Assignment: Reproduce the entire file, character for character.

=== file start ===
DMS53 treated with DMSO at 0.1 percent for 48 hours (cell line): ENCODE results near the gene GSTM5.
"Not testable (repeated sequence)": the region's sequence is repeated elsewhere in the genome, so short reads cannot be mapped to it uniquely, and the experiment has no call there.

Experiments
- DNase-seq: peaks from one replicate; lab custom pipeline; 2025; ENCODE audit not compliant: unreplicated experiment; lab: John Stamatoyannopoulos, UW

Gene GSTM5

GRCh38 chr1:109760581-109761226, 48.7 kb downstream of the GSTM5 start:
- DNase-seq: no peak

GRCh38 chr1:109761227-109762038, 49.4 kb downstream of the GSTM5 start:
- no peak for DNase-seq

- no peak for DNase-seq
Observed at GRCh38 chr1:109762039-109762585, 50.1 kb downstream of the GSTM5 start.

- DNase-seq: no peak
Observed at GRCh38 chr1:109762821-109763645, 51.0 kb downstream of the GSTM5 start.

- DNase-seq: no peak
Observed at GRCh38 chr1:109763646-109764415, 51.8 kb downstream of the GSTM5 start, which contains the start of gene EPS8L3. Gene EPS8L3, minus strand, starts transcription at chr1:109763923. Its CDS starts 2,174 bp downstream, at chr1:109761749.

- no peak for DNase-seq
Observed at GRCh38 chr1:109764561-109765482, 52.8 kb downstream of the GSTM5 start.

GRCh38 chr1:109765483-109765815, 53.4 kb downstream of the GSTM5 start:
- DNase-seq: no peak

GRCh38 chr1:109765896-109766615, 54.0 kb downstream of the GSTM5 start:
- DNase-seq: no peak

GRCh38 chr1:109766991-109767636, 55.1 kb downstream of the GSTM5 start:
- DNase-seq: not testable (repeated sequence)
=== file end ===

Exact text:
DMS53 treated with DMSO at 0.1 percent for 48 hours (cell line): ENCODE results near the gene GSTM5.
"Not testable (repeated sequence)": the region's sequence is repeated elsewhere in the genome, so short reads cannot be mapped to it uniquely, and the experiment has no call there.

Experiments
- DNase-seq: peaks from one replicate; lab custom pipeline; 2025; ENCODE audit not compliant: unreplicated experiment; lab: John Stamatoyannopoulos, UW

Gene GSTM5

GRCh38 chr1:109760581-109761226, 48.7 kb downstream of the GSTM5 start:
- DNase-seq: no peak

GRCh38 chr1:109761227-109762038, 49.4 kb downstream of the GSTM5 start:
- no peak for DNase-seq

- no peak for DNase-seq
Observed at GRCh38 chr1:109762039-109762585, 50.1 kb downstream of the GSTM5 start.

- DNase-seq: no peak
Observed at GRCh38 chr1:109762821-109763645, 51.0 kb downstream of the GSTM5 start.

- DNase-seq: no peak
Observed at GRCh38 chr1:109763646-109764415, 51.8 kb downstream of the GSTM5 start, which contains the start of gene EPS8L3. Gene EPS8L3, minus strand, starts transcription at chr1:109763923. Its CDS starts 2,174 bp downstream, at chr1:109761749.

- no peak for DNase-seq
Observed at GRCh38 chr1:109764561-109765482, 52.8 kb downstream of the GSTM5 start.

GRCh38 chr1:109765483-109765815, 53.4 kb downstream of the GSTM5 start:
- DNase-seq: no peak

GRCh38 chr1:109765896-109766615, 54.0 kb downstream of the GSTM5 start:
- DNase-seq: no peak

GRCh38 chr1:109766991-109767636, 55.1 kb downstream of the GSTM5 start:
- DNase-seq: not testable (repeated sequence)